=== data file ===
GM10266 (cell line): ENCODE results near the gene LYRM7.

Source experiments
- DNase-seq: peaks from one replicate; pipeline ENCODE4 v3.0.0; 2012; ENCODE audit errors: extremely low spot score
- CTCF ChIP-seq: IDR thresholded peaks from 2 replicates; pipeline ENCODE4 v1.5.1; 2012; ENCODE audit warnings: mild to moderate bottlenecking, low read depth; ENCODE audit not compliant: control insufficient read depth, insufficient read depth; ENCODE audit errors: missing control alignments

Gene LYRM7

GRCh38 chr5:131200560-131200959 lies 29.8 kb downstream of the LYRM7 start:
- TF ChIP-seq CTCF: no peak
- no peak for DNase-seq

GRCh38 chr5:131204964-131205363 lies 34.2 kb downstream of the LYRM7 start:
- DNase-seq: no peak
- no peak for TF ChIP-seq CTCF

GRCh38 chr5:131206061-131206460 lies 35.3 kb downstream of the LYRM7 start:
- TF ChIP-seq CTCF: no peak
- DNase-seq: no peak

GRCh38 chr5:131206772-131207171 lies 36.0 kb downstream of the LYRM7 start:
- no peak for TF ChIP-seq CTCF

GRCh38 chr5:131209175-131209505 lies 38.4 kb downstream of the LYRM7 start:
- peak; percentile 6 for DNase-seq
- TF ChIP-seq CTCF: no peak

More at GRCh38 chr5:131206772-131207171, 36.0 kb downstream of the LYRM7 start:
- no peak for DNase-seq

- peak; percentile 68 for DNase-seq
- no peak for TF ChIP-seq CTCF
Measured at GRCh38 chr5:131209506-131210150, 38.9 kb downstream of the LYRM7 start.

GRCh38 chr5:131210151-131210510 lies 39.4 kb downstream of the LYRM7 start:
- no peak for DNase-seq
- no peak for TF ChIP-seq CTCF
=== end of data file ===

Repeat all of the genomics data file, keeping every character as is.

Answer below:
GM10266 (cell line): ENCODE results near the gene LYRM7.

Source experiments
- DNase-seq: peaks from one replicate; pipeline ENCODE4 v3.0.0; 2012; ENCODE audit errors: extremely low spot score
- CTCF ChIP-seq: IDR thresholded peaks from 2 replicates; pipeline ENCODE4 v1.5.1; 2012; ENCODE audit warnings: mild to moderate bottlenecking, low read depth; ENCODE audit not compliant: control insufficient read depth, insufficient read depth; ENCODE audit errors: missing control alignments

Gene LYRM7

GRCh38 chr5:131200560-131200959 lies 29.8 kb downstream of the LYRM7 start:
- TF ChIP-seq CTCF: no peak
- no peak for DNase-seq

GRCh38 chr5:131204964-131205363 lies 34.2 kb downstream of the LYRM7 start:
- DNase-seq: no peak
- no peak for TF ChIP-seq CTCF

GRCh38 chr5:131206061-131206460 lies 35.3 kb downstream of the LYRM7 start:
- TF ChIP-seq CTCF: no peak
- DNase-seq: no peak

GRCh38 chr5:131206772-131207171 lies 36.0 kb downstream of the LYRM7 start:
- no peak for TF ChIP-seq CTCF

GRCh38 chr5:131209175-131209505 lies 38.4 kb downstream of the LYRM7 start:
- peak; percentile 6 for DNase-seq
- TF ChIP-seq CTCF: no peak

More at GRCh38 chr5:131206772-131207171, 36.0 kb downstream of the LYRM7 start:
- no peak for DNase-seq

- peak; percentile 68 for DNase-seq
- no peak for TF ChIP-seq CTCF
Measured at GRCh38 chr5:131209506-131210150, 38.9 kb downstream of the LYRM7 start.

GRCh38 chr5:131210151-131210510 lies 39.4 kb downstream of the LYRM7 start:
- no peak for DNase-seq
- no peak for TF ChIP-seq CTCF